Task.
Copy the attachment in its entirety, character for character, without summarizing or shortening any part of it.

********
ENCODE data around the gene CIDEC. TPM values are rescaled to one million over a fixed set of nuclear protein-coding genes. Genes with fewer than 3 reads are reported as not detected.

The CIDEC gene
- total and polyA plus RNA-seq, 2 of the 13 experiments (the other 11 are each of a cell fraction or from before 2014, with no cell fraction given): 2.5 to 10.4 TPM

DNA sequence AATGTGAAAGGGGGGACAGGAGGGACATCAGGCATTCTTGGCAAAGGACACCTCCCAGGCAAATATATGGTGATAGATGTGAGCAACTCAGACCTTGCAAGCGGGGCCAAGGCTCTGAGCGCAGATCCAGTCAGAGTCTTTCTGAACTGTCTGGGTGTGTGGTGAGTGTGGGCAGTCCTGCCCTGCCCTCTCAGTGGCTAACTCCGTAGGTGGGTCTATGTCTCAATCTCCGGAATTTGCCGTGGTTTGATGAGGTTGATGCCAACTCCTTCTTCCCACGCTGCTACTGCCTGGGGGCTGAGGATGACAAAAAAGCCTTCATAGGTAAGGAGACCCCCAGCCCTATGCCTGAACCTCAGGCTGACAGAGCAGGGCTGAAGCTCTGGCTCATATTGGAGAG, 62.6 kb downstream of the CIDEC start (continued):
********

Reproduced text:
ENCODE data around the gene CIDEC. TPM values are rescaled to one million over a fixed set of nuclear protein-coding genes. Genes with fewer than 3 reads are reported as not detected.

The CIDEC gene
- total and polyA plus RNA-seq, 2 of the 13 experiments (the other 11 are each of a cell fraction or from before 2014, with no cell fraction given): 2.5 to 10.4 TPM

DNA sequence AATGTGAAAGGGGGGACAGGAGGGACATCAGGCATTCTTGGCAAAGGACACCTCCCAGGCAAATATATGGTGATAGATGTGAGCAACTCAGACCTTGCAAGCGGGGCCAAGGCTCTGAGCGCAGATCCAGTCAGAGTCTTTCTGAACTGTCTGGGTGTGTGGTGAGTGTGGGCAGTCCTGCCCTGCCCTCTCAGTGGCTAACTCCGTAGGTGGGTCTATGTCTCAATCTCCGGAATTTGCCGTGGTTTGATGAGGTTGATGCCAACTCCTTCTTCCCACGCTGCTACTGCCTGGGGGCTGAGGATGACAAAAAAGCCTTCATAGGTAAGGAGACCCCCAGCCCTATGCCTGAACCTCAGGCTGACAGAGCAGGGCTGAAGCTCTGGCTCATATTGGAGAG, 62.6 kb downstream of the CIDEC start (continued):